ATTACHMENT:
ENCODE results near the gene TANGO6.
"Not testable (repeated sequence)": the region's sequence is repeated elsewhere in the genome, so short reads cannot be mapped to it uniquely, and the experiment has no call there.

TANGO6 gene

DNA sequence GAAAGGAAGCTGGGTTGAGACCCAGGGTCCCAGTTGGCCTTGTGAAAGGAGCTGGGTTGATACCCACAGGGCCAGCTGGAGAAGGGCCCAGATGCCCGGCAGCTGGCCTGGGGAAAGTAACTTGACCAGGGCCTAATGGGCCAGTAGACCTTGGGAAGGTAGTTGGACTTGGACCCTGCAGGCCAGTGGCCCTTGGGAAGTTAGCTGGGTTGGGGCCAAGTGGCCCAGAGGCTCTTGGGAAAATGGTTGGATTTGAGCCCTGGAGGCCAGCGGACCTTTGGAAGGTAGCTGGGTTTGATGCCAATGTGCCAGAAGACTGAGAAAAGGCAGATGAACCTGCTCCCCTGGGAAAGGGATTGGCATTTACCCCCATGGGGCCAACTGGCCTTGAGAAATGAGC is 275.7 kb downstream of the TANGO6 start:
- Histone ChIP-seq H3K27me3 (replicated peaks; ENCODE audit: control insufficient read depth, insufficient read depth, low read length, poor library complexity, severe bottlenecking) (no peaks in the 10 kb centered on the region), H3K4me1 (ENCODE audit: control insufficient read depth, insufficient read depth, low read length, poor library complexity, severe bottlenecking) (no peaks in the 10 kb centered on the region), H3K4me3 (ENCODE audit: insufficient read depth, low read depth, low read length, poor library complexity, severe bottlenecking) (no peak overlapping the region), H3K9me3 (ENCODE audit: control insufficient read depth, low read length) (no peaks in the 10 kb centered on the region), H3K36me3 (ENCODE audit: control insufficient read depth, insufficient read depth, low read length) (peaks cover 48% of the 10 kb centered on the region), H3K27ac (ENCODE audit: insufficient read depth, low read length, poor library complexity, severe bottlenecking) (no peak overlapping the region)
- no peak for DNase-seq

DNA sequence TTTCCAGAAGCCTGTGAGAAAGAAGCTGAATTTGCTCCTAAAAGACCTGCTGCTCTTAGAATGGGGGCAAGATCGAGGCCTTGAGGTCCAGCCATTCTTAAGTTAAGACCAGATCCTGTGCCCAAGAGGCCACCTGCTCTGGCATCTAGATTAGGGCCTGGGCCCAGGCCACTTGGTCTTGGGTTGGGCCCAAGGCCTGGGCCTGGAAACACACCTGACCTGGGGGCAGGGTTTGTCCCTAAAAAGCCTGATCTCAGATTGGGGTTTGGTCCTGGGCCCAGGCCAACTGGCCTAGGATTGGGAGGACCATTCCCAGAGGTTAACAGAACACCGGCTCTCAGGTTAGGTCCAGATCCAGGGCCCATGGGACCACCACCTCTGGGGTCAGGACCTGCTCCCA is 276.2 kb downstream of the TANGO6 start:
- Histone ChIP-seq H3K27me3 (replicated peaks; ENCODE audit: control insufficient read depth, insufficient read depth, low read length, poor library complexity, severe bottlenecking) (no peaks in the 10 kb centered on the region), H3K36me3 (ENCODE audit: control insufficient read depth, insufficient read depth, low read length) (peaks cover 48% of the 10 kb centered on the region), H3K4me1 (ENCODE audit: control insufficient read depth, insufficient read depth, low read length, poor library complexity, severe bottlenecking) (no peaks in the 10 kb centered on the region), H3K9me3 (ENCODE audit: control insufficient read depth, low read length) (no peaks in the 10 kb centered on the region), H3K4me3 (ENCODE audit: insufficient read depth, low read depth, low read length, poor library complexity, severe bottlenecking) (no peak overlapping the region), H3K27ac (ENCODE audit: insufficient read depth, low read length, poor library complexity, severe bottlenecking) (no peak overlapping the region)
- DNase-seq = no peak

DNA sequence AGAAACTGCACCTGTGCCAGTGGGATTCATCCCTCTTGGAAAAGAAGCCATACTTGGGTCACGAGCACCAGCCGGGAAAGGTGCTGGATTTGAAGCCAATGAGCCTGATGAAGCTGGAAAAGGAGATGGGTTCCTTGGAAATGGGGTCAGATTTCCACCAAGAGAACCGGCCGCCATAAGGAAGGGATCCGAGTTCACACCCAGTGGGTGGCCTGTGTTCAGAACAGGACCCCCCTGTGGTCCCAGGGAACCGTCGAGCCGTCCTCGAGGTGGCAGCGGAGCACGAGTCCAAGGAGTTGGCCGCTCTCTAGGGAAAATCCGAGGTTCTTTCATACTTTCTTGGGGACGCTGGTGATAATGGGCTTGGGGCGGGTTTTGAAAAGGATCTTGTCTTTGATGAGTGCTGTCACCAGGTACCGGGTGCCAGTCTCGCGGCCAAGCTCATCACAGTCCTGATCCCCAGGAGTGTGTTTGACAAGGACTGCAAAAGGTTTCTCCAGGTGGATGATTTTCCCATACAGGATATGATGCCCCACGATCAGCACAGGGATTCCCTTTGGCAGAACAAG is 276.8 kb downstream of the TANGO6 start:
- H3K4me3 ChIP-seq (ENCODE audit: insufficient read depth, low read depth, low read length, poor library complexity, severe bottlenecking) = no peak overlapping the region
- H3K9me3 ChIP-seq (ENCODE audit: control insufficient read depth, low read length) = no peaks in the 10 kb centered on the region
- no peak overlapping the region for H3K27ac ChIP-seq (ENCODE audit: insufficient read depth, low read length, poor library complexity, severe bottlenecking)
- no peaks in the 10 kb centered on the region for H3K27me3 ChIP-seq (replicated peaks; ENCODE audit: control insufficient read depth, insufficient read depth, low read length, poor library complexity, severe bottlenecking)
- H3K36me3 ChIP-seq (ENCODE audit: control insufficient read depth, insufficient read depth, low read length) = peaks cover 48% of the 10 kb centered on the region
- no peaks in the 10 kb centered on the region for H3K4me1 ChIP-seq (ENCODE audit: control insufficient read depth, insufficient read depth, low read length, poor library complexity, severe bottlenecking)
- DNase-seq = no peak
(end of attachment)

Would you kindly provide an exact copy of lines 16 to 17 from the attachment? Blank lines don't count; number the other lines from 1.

- no peaks in the 10 kb centered on the region for H3K4me1 ChIP-seq (ENCODE audit: control insufficient read depth, insufficient read depth, low read length, poor library complexity, severe bottlenecking)
- DNase-seq = no peak